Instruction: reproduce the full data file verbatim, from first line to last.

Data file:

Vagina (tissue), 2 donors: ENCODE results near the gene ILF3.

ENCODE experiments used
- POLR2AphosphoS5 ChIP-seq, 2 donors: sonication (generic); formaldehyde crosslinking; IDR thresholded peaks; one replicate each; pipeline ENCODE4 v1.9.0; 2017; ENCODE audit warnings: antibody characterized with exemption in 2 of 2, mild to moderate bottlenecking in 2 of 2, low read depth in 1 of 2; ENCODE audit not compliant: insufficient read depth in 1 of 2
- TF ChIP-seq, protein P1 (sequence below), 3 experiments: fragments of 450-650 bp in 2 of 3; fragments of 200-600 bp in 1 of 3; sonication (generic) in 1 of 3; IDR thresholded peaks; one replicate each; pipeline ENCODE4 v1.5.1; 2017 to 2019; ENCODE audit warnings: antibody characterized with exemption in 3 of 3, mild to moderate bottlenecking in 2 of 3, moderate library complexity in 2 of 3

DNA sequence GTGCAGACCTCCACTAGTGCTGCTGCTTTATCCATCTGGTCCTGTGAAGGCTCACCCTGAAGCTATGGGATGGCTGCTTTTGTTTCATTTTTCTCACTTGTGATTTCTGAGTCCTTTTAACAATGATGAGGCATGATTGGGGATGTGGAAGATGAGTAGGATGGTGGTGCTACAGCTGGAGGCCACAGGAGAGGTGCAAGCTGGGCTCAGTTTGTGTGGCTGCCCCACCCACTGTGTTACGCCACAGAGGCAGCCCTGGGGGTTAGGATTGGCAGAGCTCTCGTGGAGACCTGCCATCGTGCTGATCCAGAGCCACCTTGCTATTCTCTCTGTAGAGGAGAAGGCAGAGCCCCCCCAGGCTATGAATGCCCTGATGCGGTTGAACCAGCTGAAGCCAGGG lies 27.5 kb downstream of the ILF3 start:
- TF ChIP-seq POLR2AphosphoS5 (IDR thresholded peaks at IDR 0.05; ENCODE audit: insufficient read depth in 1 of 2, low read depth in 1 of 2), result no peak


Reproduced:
Vagina (tissue), 2 donors: ENCODE results near the gene ILF3.

ENCODE experiments used
- POLR2AphosphoS5 ChIP-seq, 2 donors: sonication (generic); formaldehyde crosslinking; IDR thresholded peaks; one replicate each; pipeline ENCODE4 v1.9.0; 2017; ENCODE audit warnings: antibody characterized with exemption in 2 of 2, mild to moderate bottlenecking in 2 of 2, low read depth in 1 of 2; ENCODE audit not compliant: insufficient read depth in 1 of 2
- TF ChIP-seq, protein P1 (sequence below), 3 experiments: fragments of 450-650 bp in 2 of 3; fragments of 200-600 bp in 1 of 3; sonication (generic) in 1 of 3; IDR thresholded peaks; one replicate each; pipeline ENCODE4 v1.5.1; 2017 to 2019; ENCODE audit warnings: antibody characterized with exemption in 3 of 3, mild to moderate bottlenecking in 2 of 3, moderate library complexity in 2 of 3

DNA sequence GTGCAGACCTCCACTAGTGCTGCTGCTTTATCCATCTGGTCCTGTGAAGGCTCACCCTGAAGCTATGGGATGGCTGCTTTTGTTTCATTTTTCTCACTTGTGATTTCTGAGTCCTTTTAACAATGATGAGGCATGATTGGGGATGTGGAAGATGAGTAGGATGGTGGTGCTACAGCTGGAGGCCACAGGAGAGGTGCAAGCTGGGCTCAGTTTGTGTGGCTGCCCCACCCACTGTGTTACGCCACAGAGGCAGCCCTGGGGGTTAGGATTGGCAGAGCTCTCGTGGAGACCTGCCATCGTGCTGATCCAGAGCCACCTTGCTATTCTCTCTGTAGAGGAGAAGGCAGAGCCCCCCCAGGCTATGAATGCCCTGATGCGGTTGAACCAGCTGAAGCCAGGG lies 27.5 kb downstream of the ILF3 start:
- TF ChIP-seq POLR2AphosphoS5 (IDR thresholded peaks at IDR 0.05; ENCODE audit: insufficient read depth in 1 of 2, low read depth in 1 of 2), result no peak